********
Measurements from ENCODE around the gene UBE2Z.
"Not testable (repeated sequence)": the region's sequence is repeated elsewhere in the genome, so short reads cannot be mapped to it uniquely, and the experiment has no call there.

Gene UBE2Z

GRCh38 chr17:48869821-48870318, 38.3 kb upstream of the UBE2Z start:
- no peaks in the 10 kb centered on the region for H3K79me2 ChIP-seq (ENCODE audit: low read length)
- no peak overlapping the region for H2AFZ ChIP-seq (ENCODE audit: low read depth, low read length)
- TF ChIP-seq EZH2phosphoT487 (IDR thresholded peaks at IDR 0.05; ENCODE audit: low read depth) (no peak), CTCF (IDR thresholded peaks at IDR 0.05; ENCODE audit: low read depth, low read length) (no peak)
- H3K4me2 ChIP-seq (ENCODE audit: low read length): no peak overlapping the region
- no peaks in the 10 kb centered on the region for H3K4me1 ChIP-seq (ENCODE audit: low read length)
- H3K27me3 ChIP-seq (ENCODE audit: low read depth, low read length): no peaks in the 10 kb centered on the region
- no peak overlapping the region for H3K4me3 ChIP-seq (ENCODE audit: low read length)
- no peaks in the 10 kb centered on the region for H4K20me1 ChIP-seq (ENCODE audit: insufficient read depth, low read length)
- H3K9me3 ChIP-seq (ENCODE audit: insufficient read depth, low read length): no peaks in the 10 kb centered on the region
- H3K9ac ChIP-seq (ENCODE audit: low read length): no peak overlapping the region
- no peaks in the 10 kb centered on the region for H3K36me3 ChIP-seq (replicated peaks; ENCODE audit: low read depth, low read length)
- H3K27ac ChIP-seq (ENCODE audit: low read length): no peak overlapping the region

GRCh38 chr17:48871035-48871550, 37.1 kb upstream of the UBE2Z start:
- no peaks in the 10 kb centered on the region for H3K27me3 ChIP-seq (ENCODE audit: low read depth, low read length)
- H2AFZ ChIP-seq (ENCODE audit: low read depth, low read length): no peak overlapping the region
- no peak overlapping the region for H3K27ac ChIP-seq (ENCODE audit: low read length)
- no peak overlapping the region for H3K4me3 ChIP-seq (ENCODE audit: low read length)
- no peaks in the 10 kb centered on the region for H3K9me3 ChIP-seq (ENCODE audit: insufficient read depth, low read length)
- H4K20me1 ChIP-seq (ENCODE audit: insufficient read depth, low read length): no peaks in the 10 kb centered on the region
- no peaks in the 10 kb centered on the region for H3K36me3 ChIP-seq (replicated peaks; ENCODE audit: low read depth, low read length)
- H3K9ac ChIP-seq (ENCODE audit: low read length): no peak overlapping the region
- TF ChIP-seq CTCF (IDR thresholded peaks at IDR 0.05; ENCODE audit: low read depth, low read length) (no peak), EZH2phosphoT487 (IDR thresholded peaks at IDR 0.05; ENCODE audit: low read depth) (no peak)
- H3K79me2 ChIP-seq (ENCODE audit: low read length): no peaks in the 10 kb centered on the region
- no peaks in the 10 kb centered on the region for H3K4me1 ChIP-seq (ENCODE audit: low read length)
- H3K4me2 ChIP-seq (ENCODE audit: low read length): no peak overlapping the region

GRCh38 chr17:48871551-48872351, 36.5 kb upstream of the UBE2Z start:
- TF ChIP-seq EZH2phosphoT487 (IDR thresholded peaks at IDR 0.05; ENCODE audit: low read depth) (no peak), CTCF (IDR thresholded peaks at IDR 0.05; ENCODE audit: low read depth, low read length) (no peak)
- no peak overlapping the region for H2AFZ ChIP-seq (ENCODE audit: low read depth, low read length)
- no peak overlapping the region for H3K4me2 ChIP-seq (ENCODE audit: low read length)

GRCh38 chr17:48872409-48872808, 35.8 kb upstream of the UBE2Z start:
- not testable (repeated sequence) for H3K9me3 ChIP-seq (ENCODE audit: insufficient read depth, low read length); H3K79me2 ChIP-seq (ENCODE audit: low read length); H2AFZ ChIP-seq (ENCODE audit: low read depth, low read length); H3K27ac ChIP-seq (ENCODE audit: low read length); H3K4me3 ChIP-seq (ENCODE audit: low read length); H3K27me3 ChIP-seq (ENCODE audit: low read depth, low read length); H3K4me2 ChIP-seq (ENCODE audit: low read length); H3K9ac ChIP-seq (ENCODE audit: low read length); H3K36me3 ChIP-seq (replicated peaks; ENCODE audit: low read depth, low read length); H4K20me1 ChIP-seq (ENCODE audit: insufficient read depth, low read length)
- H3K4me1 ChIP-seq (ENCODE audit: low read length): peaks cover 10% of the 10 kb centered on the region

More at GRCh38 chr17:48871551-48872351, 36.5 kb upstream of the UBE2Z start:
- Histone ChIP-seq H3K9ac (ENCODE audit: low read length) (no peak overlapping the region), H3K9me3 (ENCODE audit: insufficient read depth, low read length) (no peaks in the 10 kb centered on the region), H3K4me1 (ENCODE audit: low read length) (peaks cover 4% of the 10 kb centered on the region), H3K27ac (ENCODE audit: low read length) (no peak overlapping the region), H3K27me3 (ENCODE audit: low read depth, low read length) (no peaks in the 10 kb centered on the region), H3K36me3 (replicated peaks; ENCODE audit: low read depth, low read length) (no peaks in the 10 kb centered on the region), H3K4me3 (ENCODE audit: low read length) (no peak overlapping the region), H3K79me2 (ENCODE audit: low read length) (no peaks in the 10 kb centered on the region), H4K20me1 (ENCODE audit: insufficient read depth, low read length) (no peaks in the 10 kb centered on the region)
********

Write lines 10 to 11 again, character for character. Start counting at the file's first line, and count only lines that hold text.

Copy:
- H3K27me3 ChIP-seq (ENCODE audit: low read depth, low read length): no peaks in the 10 kb centered on the region
- no peak overlapping the region for H3K4me3 ChIP-seq (ENCODE audit: low read length)